Funding challenges slow FG gas transition plans

President Bola Tinubu

The huge resources required by private investors to tap into President Bola Tinubu’s initiative to build a gas-powered economy before 2030 poses a major challenge to achieving the target, DARE OLAWIN writes

Ever since assuming office, President Tinubu has been clear about his desire to shift the country’s reliance away from fossil fuels and towards cleaner energy sources. Nigeria has long been heavily dependent on petrol, and little has been done to explore alternative energy options.

However, the end of the petrol subsidy has opened a new chapter for discussion in the country’s energy sector. The prices of petrol have risen by over 240 per cent since the President pronounced that the petrol subsidy was gone on May 29, 2023, during his inaugural speech. The prices of petrol, which Nigerians depend on to power their vehicles and generator sets, have risen from N195/litre before May 29 to over N665/litre depending on location, making it unaffordable to most Nigerians. It has also triggered inflationary pressure in the country, pushing over 130 million Nigerians into multidimensional poverty.

In an attempt to alleviate the hardships faced by Nigerians, President Tinubu is considering alternative energy sources such as transitioning to natural gas. This is coming at a time when the international community is sliding towards the new energy world order, which refers to the changing landscape of the energy sector as renewable energy sources gain prominence; in contrast to the old energy world order, which was dominated by fossil fuels and a handful of major players.

The new energy world order is characterised by a more diverse and distributed energy mix, with smaller players gaining a foothold alongside larger corporations. It is more sustainable.

Recently, the Presidential Compressed Natural Gas Initiative held its first stakeholders and investors’ forum, unveiling Tinubu’s plans for a gas-powered economy. In his words, the Project Director and CEO of PCNGi, Michael Oluwagbemi, highlighted the Federal Government’s “ambitious plan to put one million gas-powered vehicles on the road by 2027, at an average annual rate of 250,000 vehicle conversions per year”.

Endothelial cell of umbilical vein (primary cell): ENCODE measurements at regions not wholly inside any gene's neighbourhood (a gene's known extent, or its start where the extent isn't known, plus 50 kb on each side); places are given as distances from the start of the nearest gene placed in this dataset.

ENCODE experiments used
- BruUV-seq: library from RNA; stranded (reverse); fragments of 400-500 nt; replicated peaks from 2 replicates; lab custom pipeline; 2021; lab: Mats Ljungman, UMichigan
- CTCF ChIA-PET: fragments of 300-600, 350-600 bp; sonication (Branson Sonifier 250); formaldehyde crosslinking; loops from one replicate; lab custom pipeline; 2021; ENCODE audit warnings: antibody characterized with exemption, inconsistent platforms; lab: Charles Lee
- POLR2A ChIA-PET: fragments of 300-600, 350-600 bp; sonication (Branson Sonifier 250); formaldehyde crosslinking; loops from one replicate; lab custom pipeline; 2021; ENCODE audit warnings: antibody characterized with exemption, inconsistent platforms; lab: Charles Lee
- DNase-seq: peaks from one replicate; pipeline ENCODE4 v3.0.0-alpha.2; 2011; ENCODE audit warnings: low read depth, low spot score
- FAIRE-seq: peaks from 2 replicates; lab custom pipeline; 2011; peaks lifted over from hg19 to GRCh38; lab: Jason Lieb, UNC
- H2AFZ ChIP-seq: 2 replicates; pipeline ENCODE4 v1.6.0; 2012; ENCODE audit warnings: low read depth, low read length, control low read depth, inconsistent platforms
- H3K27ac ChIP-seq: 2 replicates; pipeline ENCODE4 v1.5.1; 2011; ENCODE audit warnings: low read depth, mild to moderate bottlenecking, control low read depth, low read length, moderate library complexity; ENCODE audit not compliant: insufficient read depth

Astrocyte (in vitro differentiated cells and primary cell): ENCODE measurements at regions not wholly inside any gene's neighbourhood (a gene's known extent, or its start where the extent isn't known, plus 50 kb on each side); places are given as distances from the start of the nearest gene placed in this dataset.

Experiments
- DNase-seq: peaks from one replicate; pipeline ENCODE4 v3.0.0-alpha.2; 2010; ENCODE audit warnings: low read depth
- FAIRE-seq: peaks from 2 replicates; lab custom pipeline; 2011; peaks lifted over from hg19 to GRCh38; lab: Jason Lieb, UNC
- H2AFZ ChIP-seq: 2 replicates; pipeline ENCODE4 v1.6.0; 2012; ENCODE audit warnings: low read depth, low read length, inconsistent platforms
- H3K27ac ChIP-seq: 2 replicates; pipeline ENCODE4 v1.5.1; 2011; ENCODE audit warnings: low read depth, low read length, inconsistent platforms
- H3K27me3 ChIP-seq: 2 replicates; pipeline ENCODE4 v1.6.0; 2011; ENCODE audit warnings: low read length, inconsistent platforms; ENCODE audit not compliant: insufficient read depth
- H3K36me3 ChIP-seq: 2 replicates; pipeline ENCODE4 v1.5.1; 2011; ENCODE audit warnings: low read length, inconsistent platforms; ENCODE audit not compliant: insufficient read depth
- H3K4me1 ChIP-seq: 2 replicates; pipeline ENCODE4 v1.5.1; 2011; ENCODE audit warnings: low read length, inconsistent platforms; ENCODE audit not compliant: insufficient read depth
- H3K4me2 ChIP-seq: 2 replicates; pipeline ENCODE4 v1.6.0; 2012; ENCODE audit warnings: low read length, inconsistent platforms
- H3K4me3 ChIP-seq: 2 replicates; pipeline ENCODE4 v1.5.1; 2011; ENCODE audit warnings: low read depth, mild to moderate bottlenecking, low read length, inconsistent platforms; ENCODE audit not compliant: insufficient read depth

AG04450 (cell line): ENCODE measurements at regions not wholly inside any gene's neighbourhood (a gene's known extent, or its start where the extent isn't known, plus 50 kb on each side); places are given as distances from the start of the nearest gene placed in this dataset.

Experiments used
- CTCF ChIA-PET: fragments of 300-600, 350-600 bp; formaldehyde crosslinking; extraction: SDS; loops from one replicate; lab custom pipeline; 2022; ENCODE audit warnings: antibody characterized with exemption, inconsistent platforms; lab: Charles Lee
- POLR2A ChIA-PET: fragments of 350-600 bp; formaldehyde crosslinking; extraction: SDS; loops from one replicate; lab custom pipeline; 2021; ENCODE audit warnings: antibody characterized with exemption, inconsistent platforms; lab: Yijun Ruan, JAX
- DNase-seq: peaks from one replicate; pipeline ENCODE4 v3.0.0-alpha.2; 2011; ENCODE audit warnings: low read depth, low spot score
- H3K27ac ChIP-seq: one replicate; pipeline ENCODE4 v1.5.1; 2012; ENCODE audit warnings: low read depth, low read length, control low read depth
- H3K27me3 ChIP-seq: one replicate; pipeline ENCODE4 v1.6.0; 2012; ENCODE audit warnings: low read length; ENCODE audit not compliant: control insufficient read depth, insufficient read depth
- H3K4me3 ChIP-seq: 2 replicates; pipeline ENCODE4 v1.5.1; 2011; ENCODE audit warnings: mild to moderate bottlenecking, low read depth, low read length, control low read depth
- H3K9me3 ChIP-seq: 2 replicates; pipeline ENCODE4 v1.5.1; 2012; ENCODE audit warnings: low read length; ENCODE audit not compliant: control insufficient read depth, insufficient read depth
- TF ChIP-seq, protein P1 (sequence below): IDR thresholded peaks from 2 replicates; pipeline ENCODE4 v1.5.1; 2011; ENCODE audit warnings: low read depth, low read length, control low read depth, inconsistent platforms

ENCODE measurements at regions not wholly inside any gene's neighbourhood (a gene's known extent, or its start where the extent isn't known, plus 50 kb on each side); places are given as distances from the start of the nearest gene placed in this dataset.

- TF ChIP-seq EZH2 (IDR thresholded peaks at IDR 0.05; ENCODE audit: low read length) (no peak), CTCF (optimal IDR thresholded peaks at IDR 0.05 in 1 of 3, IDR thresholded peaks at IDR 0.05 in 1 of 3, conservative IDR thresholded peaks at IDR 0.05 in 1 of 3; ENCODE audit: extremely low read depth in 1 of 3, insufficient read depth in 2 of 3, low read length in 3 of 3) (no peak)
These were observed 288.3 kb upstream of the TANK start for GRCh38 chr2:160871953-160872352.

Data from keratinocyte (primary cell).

Oluwagbemi had disclosed that the government was looking towards the establishment of 40,000 auto gas conversion workshops and the creation of 750,000 jobs by 2027. The project director noted that given the characteristics of CNG and its benefits as a cheaper fuel, the strategic vision guiding the initiative was to alleviate the cost of living for Nigerians by significantly reducing the cost of transportation, and ultimately improve the standard of living with a cleaner and safer fuel.

“In all of these, our strategic objectives are very clear: How do we reduce the cost of transportation for the common man? How do we make Nigeria’s gas work for him or her? How do we ensure that this gas working for Nigeria gives Nigeria an economic advantage? We’re not just focusing on conversion centres but also incentivising investment on the supply side, taking an end-to-end approach,” Oluwagbemi remarked.

Another member of PCNGi, Mr Toyin Subair, stressed the economic advantage of Nigeria adopting CNG as an alternative fuel, reaffirming that the transition is for the betterment of every Nigerian and the nation’s economy.

 “The good thing about this initiative is that we don’t need to subsidise or buy imported petrol. We (Nigeria) have our own gas here, and the six million commercial vehicles (that will be converted) are ours. If we dive into this commercial opportunity, we’ll bring down the cost of transportation for the average Nigerian,” Subair said.

FG provides incentives

In a bid to incentivise investors, the government approved 100 per cent Value Added Tax and import duty waivers for everything that has to do with CNG, LPG, electric vehicles, gas air conditioners and others.

In a circular titled ‘Fiscal Incentives for the Presidential Gas for Growth Initiative’, the Ministry of Finance had directed that: “In line with His Excellency, Mr. President’s commitment to improve the investment climate in Nigeria, and to increase the utilisation and supply of gas in the domestic market:

“Pursuant to Part 1, Section 5 of the Customs and Excise Tariff Act, which grants an Import Duty Waiver on machinery, equipment and spare parts imported into Nigeria for the utilisation of Nigerian gas (‘Gas Utilisation Waiver’), the importation of all equipment related to Compressed Natural Gas and Liquefied Petroleum Gas into the Nigerian market shall attract zero per cent (0%) import duty rate.